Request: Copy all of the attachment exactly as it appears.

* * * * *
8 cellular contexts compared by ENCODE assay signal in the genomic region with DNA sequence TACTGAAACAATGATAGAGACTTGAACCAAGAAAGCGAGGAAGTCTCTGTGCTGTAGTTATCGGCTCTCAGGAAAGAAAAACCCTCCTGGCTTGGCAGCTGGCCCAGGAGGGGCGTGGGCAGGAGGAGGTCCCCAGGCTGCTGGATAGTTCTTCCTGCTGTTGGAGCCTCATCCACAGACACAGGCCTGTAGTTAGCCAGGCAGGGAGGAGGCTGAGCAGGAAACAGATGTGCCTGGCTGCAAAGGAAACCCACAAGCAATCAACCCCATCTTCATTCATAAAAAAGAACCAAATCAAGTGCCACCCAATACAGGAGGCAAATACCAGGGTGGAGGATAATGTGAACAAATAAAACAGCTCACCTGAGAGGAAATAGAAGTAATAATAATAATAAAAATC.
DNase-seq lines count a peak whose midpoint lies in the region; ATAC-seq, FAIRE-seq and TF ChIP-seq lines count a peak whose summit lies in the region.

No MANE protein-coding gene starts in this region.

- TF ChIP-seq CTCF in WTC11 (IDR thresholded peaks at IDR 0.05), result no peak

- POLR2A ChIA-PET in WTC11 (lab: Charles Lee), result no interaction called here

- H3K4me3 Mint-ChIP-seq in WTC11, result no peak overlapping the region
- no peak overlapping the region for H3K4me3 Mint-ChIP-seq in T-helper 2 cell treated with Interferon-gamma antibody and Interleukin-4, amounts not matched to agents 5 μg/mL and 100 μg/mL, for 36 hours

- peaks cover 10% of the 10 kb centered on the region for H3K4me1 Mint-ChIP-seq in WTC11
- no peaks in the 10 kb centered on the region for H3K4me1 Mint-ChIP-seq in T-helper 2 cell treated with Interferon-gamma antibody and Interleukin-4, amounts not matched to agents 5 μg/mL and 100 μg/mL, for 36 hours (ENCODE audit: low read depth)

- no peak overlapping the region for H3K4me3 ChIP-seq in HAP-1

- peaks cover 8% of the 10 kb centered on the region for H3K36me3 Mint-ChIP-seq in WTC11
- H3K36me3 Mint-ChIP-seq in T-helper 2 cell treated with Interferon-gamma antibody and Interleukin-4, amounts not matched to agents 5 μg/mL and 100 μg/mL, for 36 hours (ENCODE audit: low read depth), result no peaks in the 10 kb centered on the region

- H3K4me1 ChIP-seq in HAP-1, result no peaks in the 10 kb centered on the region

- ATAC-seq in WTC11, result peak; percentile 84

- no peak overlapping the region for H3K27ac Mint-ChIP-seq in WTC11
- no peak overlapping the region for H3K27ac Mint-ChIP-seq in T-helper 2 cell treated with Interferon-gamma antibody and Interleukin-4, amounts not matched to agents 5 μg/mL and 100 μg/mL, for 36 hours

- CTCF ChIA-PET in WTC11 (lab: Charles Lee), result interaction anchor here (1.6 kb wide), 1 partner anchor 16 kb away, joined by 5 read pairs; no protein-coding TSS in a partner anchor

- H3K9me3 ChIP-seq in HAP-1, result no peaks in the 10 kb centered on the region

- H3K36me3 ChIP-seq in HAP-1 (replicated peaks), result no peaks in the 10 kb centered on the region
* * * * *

8 cellular contexts compared by ENCODE assay signal in the genomic region with DNA sequence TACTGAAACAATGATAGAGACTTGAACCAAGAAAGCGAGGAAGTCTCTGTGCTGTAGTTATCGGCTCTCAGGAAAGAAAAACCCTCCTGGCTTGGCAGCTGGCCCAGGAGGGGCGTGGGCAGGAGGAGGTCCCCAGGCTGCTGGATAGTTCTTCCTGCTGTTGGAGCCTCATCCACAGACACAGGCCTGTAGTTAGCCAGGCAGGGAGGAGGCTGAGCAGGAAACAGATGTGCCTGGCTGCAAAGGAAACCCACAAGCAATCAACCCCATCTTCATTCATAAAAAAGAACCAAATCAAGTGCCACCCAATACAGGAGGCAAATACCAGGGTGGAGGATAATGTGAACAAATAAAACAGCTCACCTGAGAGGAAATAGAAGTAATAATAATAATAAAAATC.
DNase-seq lines count a peak whose midpoint lies in the region; ATAC-seq, FAIRE-seq and TF ChIP-seq lines count a peak whose summit lies in the region.

No MANE protein-coding gene starts in this region.

- TF ChIP-seq CTCF in WTC11 (IDR thresholded peaks at IDR 0.05), result no peak

- POLR2A ChIA-PET in WTC11 (lab: Charles Lee), result no interaction called here

- H3K4me3 Mint-ChIP-seq in WTC11, result no peak overlapping the region
- no peak overlapping the region for H3K4me3 Mint-ChIP-seq in T-helper 2 cell treated with Interferon-gamma antibody and Interleukin-4, amounts not matched to agents 5 μg/mL and 100 μg/mL, for 36 hours

- peaks cover 10% of the 10 kb centered on the region for H3K4me1 Mint-ChIP-seq in WTC11
- no peaks in the 10 kb centered on the region for H3K4me1 Mint-ChIP-seq in T-helper 2 cell treated with Interferon-gamma antibody and Interleukin-4, amounts not matched to agents 5 μg/mL and 100 μg/mL, for 36 hours (ENCODE audit: low read depth)

- no peak overlapping the region for H3K4me3 ChIP-seq in HAP-1

- peaks cover 8% of the 10 kb centered on the region for H3K36me3 Mint-ChIP-seq in WTC11
- H3K36me3 Mint-ChIP-seq in T-helper 2 cell treated with Interferon-gamma antibody and Interleukin-4, amounts not matched to agents 5 μg/mL and 100 μg/mL, for 36 hours (ENCODE audit: low read depth), result no peaks in the 10 kb centered on the region

- H3K4me1 ChIP-seq in HAP-1, result no peaks in the 10 kb centered on the region

- ATAC-seq in WTC11, result peak; percentile 84

- no peak overlapping the region for H3K27ac Mint-ChIP-seq in WTC11
- no peak overlapping the region for H3K27ac Mint-ChIP-seq in T-helper 2 cell treated with Interferon-gamma antibody and Interleukin-4, amounts not matched to agents 5 μg/mL and 100 μg/mL, for 36 hours

- CTCF ChIA-PET in WTC11 (lab: Charles Lee), result interaction anchor here (1.6 kb wide), 1 partner anchor 16 kb away, joined by 5 read pairs; no protein-coding TSS in a partner anchor

- H3K9me3 ChIP-seq in HAP-1, result no peaks in the 10 kb centered on the region

- H3K36me3 ChIP-seq in HAP-1 (replicated peaks), result no peaks in the 10 kb centered on the region